Therefore, the provision of Article 33(1)(c) of the Rome Statute read in conjunction with Article 33(2) is arguably futile since it can hardly be applied to any crime at all, however, in the absence of any judicial practices in this respect it is hard to tell whether the ICC will unconditionally decline the challenges raised under it. Moreover, currently the Court primarily focuses on superiors and given that it operates in a highly charged political atmosphere and still has to assert itself within the international community the application of Article 33(1)(c) is not likely to happen within the near future.
Written by Jan Guardian
 UN General Assembly, Rome Statute of the International Criminal Court (last amended 2010), 17 July 1998, ISBN No. 92-9227-227-6, Article 33 [online][accessed 31 July 2013].
 Prosecutor v. Dražen Erdemović (Sentencing Judgement), IT-96-22-Tbis, International Criminal Tribunal for the former Yugoslavia (ICTY), 5 March 1998 [online][accessed 31 July 2013].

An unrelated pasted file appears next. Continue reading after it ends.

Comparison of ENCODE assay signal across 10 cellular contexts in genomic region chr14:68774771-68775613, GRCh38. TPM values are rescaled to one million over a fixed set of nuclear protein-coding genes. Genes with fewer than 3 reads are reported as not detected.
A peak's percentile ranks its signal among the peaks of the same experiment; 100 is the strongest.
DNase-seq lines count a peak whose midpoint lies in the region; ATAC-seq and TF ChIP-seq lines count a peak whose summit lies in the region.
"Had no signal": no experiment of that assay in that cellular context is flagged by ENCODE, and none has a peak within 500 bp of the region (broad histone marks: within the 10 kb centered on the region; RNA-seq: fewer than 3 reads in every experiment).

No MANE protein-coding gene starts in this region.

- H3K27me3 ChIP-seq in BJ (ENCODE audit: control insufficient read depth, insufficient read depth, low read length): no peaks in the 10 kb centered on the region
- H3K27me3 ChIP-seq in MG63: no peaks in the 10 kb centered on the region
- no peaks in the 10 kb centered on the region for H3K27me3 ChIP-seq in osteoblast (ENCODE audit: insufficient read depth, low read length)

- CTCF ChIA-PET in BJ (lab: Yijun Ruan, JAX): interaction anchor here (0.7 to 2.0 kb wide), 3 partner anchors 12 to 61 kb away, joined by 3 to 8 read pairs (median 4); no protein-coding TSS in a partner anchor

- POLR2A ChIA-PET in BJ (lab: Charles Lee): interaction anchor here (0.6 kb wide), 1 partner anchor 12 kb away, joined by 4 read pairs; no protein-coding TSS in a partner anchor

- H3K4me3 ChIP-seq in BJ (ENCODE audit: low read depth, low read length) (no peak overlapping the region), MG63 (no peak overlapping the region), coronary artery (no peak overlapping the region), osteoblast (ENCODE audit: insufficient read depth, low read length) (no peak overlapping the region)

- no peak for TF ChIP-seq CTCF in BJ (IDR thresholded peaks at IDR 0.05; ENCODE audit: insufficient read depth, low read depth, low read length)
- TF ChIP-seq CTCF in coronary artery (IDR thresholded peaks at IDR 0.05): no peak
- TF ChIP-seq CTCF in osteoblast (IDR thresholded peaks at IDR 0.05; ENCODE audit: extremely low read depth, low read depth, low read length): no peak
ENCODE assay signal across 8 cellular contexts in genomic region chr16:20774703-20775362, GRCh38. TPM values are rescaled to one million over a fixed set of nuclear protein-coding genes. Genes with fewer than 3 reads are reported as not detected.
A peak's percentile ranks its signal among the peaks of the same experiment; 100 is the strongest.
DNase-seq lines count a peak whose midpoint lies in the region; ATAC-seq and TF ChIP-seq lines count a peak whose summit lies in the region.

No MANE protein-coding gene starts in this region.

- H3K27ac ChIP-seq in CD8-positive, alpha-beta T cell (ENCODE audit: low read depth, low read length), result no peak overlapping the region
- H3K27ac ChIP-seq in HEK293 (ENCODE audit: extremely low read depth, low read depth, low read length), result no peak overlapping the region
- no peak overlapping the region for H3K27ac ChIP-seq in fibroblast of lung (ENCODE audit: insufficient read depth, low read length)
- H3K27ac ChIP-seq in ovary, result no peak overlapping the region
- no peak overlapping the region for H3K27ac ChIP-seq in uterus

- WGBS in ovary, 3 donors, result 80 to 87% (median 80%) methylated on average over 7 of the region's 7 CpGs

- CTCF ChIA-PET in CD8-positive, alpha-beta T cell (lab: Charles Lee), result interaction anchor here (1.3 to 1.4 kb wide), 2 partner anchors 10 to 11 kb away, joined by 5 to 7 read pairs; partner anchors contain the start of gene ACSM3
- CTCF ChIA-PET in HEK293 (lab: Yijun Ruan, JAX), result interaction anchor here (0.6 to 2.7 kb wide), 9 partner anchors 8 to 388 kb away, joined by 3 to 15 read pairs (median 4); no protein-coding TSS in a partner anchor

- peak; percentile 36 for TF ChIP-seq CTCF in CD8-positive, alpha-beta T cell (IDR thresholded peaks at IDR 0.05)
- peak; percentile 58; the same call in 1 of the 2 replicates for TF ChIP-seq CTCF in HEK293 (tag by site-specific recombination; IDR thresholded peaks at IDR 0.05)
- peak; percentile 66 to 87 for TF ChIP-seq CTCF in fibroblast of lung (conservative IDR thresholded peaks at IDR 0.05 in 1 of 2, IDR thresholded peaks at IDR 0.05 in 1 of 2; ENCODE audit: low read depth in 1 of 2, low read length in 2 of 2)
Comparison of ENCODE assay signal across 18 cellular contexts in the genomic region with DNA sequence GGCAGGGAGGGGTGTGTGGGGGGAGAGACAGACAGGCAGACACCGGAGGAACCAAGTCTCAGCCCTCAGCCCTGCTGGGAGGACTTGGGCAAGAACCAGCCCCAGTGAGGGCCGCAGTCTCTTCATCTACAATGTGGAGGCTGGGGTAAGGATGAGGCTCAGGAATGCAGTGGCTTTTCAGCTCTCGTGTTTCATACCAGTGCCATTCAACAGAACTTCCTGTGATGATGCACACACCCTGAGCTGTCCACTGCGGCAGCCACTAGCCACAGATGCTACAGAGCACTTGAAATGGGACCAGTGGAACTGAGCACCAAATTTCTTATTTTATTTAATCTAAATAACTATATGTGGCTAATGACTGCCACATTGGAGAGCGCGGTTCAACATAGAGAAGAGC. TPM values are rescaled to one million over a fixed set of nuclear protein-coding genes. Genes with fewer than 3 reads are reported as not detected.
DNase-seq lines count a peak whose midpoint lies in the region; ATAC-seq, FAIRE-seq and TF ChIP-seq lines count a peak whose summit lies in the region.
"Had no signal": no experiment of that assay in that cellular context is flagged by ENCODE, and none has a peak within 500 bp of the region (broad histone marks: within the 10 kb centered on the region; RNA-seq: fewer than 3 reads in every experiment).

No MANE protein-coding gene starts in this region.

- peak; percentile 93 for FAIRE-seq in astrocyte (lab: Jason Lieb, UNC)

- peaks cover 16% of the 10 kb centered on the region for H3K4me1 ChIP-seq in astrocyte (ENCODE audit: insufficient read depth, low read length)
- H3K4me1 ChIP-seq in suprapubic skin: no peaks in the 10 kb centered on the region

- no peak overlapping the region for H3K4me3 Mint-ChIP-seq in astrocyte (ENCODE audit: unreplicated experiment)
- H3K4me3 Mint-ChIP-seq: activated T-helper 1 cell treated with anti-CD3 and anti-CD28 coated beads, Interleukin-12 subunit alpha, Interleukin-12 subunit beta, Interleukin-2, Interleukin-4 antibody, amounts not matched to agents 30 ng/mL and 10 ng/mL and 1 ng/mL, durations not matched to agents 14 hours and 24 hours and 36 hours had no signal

Kampala Review Conference, Resolution RC/Res. 6, 13th Plenary Meeting, June 11, 2010, I.C.C. Doc. RC/Res. 6 [online][accessed 31 July 2013].
 Paola Gaeta, The Defence of Superior Orders, 10 EJIL 172 (1999), p. 185 [online][accessed 31 July 2013].
Written by: Regina Paulose
Hidden deep within the Rome Statute and the ICC Rules of Procedure of Evidence (RPE) are the sentencing guidelines for the ICC. These articles receive very little attention. This is most likely because there has been only one case which has reached the sentencing phase at the ICC. How the Chamber interprets aggravating factors and the challenges that lay ahead in the use of aggravating factors is the focus of my article this month. Continue reading